ISIS-linked Syrians in Thailand 'To Attack Russian Interests'

Russia warns that 10 Syrians who entered Thailand during October, leaked document reveals.

ISIS fighters in Raqqa, Syria.
AP

REUTERS - Ten Syrians "related to" Islamic State entered Thailand in October to attack Russian interests, Thai police said in a leaked document citing information from the Russian Federal Security Service.

In the document, Special Branch police urged an intensification of security around "target areas that Russian authorities are concerned about" including venues associated with allies that have taken part in attacks on Islamic State in Syria.

Russia began air strikes in Syria on September 30 and has stepped up attacks in recent weeks. An Islamic State affiliate claimed responsibility for downing a Russian airliner over Egypt in October, killing all 224 people on board.

Thailand's Special Branch, which deals with national security issues, circulated the document to other police units, two senior police officers told Reuters.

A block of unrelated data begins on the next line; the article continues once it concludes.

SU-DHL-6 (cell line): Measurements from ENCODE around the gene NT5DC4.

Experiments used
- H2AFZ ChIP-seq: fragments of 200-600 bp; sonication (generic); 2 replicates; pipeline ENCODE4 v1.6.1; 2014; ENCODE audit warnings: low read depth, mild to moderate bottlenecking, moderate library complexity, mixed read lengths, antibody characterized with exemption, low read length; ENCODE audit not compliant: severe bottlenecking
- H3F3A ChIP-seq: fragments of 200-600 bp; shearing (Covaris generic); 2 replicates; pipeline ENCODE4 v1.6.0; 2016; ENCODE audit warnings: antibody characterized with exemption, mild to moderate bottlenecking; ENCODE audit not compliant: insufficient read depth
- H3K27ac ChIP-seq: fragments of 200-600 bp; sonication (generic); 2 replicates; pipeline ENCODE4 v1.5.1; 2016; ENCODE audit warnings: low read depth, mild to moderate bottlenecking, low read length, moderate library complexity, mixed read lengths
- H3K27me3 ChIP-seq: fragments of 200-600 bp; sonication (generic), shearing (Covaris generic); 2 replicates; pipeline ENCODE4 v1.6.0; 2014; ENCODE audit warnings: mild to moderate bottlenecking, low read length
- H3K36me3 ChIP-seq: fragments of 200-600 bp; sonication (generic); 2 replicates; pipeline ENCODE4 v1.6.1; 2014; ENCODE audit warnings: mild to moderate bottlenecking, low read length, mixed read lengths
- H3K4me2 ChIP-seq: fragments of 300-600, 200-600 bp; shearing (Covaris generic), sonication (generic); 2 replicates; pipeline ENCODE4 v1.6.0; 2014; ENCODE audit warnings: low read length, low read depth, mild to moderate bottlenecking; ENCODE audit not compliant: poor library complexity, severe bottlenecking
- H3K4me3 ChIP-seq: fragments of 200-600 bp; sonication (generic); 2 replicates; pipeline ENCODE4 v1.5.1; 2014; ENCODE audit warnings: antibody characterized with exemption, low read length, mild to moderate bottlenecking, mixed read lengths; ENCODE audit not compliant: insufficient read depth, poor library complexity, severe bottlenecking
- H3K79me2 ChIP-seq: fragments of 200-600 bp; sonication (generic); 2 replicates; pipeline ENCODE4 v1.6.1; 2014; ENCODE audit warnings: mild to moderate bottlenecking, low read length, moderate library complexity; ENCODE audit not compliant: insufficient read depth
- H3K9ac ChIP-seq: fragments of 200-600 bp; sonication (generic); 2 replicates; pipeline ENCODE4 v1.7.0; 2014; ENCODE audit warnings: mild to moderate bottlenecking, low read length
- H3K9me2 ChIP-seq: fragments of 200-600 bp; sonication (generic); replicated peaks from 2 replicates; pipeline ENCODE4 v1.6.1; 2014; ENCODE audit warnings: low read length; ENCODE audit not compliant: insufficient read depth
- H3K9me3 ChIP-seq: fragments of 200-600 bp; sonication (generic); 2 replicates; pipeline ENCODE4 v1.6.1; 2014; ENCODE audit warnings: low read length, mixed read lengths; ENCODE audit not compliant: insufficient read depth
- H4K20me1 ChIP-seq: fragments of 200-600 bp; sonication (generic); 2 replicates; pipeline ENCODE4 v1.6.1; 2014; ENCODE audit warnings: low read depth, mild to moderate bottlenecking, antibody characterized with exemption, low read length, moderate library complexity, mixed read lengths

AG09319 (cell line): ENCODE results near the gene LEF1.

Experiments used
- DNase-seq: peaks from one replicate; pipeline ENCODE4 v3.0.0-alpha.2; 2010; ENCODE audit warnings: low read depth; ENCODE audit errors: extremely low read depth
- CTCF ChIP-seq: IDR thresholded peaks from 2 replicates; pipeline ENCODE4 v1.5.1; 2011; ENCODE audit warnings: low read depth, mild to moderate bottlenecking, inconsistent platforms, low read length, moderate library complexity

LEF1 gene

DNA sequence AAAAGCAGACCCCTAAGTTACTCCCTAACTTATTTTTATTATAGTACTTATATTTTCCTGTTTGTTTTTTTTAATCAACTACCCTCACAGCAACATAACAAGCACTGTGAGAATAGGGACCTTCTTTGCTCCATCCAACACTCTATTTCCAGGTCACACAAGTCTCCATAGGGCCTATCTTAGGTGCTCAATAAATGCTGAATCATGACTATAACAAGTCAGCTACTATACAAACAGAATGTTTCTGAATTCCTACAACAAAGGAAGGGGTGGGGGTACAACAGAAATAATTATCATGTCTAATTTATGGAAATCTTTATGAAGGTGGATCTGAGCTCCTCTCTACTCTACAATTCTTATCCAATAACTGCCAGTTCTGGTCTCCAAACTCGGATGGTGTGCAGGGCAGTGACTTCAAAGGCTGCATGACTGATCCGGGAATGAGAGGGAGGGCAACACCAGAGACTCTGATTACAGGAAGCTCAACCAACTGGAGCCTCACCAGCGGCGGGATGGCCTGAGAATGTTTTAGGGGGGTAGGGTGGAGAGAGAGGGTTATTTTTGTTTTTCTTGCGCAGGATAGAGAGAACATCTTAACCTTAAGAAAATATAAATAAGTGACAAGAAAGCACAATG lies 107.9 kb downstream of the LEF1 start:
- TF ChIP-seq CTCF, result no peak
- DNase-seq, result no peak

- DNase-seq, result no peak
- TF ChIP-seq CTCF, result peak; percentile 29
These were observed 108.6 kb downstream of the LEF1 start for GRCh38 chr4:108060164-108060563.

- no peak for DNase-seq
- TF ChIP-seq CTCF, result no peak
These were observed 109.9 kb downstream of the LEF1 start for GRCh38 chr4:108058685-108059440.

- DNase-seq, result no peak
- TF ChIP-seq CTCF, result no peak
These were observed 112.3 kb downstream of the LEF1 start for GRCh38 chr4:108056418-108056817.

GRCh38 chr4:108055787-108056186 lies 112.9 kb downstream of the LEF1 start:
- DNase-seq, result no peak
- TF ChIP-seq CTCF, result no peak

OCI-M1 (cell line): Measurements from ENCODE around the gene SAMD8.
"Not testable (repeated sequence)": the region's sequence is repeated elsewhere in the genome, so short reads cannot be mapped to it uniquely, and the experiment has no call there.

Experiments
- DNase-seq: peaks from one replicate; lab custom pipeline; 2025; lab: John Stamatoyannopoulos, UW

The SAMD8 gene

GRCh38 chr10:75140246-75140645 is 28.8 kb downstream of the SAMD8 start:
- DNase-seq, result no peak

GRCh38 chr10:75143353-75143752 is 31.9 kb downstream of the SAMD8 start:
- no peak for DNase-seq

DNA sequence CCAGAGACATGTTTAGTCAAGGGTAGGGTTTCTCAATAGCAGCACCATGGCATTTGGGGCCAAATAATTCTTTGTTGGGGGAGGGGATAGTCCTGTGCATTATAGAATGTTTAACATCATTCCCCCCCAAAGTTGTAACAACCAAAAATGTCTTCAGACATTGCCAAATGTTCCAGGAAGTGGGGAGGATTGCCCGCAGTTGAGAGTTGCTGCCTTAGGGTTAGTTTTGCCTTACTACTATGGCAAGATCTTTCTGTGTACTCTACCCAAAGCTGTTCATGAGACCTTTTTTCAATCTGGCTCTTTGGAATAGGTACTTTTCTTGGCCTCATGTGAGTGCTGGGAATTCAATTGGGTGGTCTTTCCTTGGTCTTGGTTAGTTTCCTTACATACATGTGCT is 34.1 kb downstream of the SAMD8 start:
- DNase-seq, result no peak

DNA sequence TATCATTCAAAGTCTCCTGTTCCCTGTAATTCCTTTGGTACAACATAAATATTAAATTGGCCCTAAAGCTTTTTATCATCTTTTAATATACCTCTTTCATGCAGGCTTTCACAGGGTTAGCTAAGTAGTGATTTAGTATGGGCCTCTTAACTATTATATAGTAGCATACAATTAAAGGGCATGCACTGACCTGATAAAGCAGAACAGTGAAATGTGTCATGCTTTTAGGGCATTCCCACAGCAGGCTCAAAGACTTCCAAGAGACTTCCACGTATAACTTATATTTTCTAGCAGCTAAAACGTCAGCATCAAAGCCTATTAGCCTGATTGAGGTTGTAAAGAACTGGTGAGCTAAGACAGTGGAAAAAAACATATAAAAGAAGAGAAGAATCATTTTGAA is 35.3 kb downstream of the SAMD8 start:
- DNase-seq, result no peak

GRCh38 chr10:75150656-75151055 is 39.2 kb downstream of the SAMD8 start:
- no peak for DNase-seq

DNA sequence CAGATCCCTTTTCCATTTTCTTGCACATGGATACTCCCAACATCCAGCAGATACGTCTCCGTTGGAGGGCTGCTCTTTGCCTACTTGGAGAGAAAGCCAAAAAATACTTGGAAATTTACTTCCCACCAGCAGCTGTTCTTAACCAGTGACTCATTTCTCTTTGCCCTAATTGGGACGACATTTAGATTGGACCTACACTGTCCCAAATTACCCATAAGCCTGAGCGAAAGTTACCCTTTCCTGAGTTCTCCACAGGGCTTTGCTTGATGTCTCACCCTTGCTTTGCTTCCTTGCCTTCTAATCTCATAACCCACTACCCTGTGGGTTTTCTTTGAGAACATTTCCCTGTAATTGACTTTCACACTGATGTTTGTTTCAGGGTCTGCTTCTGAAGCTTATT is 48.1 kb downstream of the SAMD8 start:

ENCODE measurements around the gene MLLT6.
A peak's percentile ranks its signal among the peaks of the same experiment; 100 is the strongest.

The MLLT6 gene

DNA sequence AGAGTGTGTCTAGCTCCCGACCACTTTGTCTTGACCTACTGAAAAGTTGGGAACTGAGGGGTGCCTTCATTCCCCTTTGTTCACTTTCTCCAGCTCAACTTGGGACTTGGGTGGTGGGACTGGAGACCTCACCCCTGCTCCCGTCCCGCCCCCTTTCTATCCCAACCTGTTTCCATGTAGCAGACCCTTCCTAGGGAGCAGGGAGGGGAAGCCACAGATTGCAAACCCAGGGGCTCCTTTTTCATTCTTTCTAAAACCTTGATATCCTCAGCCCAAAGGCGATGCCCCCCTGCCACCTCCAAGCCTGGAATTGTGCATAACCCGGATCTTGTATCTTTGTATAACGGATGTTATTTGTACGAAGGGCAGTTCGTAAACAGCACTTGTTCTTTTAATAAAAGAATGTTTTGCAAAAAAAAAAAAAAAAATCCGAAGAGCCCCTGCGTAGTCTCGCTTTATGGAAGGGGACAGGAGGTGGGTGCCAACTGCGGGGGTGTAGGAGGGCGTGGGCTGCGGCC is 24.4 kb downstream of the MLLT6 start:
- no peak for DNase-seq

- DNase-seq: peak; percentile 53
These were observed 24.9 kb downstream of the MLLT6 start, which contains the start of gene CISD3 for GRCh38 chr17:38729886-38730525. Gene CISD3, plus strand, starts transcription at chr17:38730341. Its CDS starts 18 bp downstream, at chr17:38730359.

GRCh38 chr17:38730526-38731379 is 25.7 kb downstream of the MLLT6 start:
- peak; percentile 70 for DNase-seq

Marked "Urgent" and dated November 27, the Special Branch police said intelligence from Russia warned that the 10 Syrians entered Thailand between October 15 and October 31. The document was circulating on social media on Thursday.

"The document is real. We received it from Special Branch," said one of the police officers, who handles international crime matters. He declined to be identified because of the sensitivity of the matter.

"I have to deal with this issue now," he said. "The original communication was by word of mouth between Russian and Thai police. I don't know how the document leaked."

The Special Branch, which sent the document to investigative divisions within the national police, said four of the suspects travelled to the seaside city of Pattaya, two to the tourist island of Phuket, two to Bangkok and two to an unknown destination.

Police did not identify the Syrian suspects.

The Thai government and police have previously said that no Thai Muslims have joined Islamic State in Iraq and Syria.

Thailand's three southernmost provinces bordering Malaysia are home to a large Muslim community, elements of which have waged an insurgency against the Buddhist-dominated Thai state for over a decade.